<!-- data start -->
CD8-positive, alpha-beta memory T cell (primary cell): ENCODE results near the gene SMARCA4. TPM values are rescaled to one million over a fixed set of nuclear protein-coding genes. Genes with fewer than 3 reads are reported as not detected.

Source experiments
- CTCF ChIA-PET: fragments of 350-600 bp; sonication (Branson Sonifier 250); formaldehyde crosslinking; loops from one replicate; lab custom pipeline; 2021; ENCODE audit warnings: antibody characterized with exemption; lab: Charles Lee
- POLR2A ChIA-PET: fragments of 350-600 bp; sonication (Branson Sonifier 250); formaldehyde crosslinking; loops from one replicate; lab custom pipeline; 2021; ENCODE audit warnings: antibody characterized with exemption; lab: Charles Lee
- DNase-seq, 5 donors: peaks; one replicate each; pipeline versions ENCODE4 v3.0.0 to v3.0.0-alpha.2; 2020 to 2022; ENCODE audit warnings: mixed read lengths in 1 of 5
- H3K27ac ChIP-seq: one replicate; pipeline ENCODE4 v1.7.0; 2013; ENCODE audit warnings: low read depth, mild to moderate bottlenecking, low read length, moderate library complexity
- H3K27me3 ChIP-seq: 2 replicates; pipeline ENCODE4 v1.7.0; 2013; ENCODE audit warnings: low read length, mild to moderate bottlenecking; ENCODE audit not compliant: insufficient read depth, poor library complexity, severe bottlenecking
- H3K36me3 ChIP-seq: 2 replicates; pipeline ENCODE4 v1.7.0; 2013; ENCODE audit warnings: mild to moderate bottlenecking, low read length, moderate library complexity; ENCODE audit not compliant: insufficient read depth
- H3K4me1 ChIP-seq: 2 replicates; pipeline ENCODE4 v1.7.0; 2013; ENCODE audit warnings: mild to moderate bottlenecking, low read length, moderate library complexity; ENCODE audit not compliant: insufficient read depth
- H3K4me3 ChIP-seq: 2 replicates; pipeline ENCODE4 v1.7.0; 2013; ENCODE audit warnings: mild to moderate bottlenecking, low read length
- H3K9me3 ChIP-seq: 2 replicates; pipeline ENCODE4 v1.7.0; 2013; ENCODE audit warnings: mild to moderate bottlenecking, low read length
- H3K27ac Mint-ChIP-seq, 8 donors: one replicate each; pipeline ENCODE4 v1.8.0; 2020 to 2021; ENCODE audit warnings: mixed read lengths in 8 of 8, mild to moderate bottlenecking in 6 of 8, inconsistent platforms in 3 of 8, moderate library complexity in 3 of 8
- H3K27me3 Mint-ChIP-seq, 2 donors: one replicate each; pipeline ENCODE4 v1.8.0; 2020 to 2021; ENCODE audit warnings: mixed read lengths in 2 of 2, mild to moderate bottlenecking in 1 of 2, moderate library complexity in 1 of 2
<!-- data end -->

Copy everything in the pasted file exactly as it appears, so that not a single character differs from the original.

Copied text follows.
CD8-positive, alpha-beta memory T cell (primary cell): ENCODE results near the gene SMARCA4. TPM values are rescaled to one million over a fixed set of nuclear protein-coding genes. Genes with fewer than 3 reads are reported as not detected.

Source experiments
- CTCF ChIA-PET: fragments of 350-600 bp; sonication (Branson Sonifier 250); formaldehyde crosslinking; loops from one replicate; lab custom pipeline; 2021; ENCODE audit warnings: antibody characterized with exemption; lab: Charles Lee
- POLR2A ChIA-PET: fragments of 350-600 bp; sonication (Branson Sonifier 250); formaldehyde crosslinking; loops from one replicate; lab custom pipeline; 2021; ENCODE audit warnings: antibody characterized with exemption; lab: Charles Lee
- DNase-seq, 5 donors: peaks; one replicate each; pipeline versions ENCODE4 v3.0.0 to v3.0.0-alpha.2; 2020 to 2022; ENCODE audit warnings: mixed read lengths in 1 of 5
- H3K27ac ChIP-seq: one replicate; pipeline ENCODE4 v1.7.0; 2013; ENCODE audit warnings: low read depth, mild to moderate bottlenecking, low read length, moderate library complexity
- H3K27me3 ChIP-seq: 2 replicates; pipeline ENCODE4 v1.7.0; 2013; ENCODE audit warnings: low read length, mild to moderate bottlenecking; ENCODE audit not compliant: insufficient read depth, poor library complexity, severe bottlenecking
- H3K36me3 ChIP-seq: 2 replicates; pipeline ENCODE4 v1.7.0; 2013; ENCODE audit warnings: mild to moderate bottlenecking, low read length, moderate library complexity; ENCODE audit not compliant: insufficient read depth
- H3K4me1 ChIP-seq: 2 replicates; pipeline ENCODE4 v1.7.0; 2013; ENCODE audit warnings: mild to moderate bottlenecking, low read length, moderate library complexity; ENCODE audit not compliant: insufficient read depth
- H3K4me3 ChIP-seq: 2 replicates; pipeline ENCODE4 v1.7.0; 2013; ENCODE audit warnings: mild to moderate bottlenecking, low read length
- H3K9me3 ChIP-seq: 2 replicates; pipeline ENCODE4 v1.7.0; 2013; ENCODE audit warnings: mild to moderate bottlenecking, low read length
- H3K27ac Mint-ChIP-seq, 8 donors: one replicate each; pipeline ENCODE4 v1.8.0; 2020 to 2021; ENCODE audit warnings: mixed read lengths in 8 of 8, mild to moderate bottlenecking in 6 of 8, inconsistent platforms in 3 of 8, moderate library complexity in 3 of 8
- H3K27me3 Mint-ChIP-seq, 2 donors: one replicate each; pipeline ENCODE4 v1.8.0; 2020 to 2021; ENCODE audit warnings: mixed read lengths in 2 of 2, mild to moderate bottlenecking in 1 of 2, moderate library complexity in 1 of 2